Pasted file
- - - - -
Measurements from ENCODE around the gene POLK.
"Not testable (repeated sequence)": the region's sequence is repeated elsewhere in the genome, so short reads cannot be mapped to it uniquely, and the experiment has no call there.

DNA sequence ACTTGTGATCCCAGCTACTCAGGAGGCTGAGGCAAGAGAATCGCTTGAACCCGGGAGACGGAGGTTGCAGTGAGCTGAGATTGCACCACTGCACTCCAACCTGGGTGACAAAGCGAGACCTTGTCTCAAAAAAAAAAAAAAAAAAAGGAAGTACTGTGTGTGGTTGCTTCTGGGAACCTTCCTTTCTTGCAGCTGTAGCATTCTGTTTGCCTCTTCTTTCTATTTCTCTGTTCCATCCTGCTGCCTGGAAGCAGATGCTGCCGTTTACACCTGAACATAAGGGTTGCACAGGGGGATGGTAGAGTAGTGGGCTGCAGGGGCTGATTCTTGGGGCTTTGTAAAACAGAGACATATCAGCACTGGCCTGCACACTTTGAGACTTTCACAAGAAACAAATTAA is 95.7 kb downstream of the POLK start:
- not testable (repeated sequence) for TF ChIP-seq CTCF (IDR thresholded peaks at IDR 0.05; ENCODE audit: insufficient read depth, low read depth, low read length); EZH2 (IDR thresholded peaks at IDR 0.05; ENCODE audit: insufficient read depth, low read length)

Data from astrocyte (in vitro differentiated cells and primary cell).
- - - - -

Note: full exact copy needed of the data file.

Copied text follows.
Measurements from ENCODE around the gene POLK.
"Not testable (repeated sequence)": the region's sequence is repeated elsewhere in the genome, so short reads cannot be mapped to it uniquely, and the experiment has no call there.

DNA sequence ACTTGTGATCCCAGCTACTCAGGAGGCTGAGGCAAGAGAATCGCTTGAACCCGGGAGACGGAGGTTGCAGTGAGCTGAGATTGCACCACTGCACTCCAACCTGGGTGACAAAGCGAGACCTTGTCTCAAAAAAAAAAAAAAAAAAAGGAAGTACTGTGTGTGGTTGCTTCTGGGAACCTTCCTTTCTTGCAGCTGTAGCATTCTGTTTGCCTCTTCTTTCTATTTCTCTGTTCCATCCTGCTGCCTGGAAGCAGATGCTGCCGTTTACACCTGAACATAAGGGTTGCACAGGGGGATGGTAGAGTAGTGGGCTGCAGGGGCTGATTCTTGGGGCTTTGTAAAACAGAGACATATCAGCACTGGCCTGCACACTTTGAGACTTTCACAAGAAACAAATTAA is 95.7 kb downstream of the POLK start:
- not testable (repeated sequence) for TF ChIP-seq CTCF (IDR thresholded peaks at IDR 0.05; ENCODE audit: insufficient read depth, low read depth, low read length); EZH2 (IDR thresholded peaks at IDR 0.05; ENCODE audit: insufficient read depth, low read length)

Data from astrocyte (in vitro differentiated cells and primary cell).